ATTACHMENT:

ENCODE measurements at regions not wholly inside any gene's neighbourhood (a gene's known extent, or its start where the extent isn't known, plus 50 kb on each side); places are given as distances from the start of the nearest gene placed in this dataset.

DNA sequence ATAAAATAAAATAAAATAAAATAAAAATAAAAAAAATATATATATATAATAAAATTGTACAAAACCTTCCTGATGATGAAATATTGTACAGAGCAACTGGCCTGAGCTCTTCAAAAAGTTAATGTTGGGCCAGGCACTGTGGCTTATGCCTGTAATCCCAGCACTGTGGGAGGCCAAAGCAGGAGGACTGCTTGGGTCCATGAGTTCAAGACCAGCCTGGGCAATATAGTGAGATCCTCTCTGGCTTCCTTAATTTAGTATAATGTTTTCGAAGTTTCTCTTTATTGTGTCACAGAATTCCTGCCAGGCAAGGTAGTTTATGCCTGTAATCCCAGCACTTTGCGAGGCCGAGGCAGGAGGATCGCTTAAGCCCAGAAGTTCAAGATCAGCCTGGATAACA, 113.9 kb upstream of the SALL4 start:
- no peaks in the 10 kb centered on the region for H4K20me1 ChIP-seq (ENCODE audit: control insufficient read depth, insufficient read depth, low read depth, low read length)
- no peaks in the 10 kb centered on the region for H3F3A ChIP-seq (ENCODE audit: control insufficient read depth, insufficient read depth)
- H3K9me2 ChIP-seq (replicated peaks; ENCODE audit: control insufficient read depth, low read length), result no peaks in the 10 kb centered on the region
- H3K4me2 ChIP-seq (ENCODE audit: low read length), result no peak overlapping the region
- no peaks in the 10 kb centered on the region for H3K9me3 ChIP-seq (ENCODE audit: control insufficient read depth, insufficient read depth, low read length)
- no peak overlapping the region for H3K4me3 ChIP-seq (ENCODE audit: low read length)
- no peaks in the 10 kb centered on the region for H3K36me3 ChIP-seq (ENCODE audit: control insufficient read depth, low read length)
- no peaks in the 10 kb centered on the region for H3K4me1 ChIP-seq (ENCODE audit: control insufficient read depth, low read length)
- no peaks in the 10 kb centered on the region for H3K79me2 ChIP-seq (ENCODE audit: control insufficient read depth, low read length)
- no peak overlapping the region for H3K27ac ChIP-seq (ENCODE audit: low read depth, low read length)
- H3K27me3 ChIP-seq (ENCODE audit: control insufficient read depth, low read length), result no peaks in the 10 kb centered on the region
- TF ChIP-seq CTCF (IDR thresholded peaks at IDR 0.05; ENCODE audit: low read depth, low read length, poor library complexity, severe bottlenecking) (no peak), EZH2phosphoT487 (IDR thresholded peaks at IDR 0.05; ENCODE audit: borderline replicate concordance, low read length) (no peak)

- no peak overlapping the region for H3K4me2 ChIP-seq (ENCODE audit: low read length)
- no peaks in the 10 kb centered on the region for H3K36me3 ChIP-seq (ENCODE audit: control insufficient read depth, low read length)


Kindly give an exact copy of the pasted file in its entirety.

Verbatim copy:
ENCODE measurements at regions not wholly inside any gene's neighbourhood (a gene's known extent, or its start where the extent isn't known, plus 50 kb on each side); places are given as distances from the start of the nearest gene placed in this dataset.

DNA sequence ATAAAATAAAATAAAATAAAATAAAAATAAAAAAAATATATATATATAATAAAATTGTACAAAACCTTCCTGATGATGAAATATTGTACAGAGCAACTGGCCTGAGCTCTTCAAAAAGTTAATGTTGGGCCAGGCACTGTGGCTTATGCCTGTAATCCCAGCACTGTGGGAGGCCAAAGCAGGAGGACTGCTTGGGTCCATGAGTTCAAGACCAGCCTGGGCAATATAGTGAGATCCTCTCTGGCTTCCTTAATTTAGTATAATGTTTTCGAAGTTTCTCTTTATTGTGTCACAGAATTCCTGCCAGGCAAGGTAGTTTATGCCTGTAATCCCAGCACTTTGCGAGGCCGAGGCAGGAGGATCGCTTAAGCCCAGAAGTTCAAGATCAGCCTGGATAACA, 113.9 kb upstream of the SALL4 start:
- no peaks in the 10 kb centered on the region for H4K20me1 ChIP-seq (ENCODE audit: control insufficient read depth, insufficient read depth, low read depth, low read length)
- no peaks in the 10 kb centered on the region for H3F3A ChIP-seq (ENCODE audit: control insufficient read depth, insufficient read depth)
- H3K9me2 ChIP-seq (replicated peaks; ENCODE audit: control insufficient read depth, low read length), result no peaks in the 10 kb centered on the region
- H3K4me2 ChIP-seq (ENCODE audit: low read length), result no peak overlapping the region
- no peaks in the 10 kb centered on the region for H3K9me3 ChIP-seq (ENCODE audit: control insufficient read depth, insufficient read depth, low read length)
- no peak overlapping the region for H3K4me3 ChIP-seq (ENCODE audit: low read length)
- no peaks in the 10 kb centered on the region for H3K36me3 ChIP-seq (ENCODE audit: control insufficient read depth, low read length)
- no peaks in the 10 kb centered on the region for H3K4me1 ChIP-seq (ENCODE audit: control insufficient read depth, low read length)
- no peaks in the 10 kb centered on the region for H3K79me2 ChIP-seq (ENCODE audit: control insufficient read depth, low read length)
- no peak overlapping the region for H3K27ac ChIP-seq (ENCODE audit: low read depth, low read length)
- H3K27me3 ChIP-seq (ENCODE audit: control insufficient read depth, low read length), result no peaks in the 10 kb centered on the region
- TF ChIP-seq CTCF (IDR thresholded peaks at IDR 0.05; ENCODE audit: low read depth, low read length, poor library complexity, severe bottlenecking) (no peak), EZH2phosphoT487 (IDR thresholded peaks at IDR 0.05; ENCODE audit: borderline replicate concordance, low read length) (no peak)

- no peak overlapping the region for H3K4me2 ChIP-seq (ENCODE audit: low read length)
- no peaks in the 10 kb centered on the region for H3K36me3 ChIP-seq (ENCODE audit: control insufficient read depth, low read length)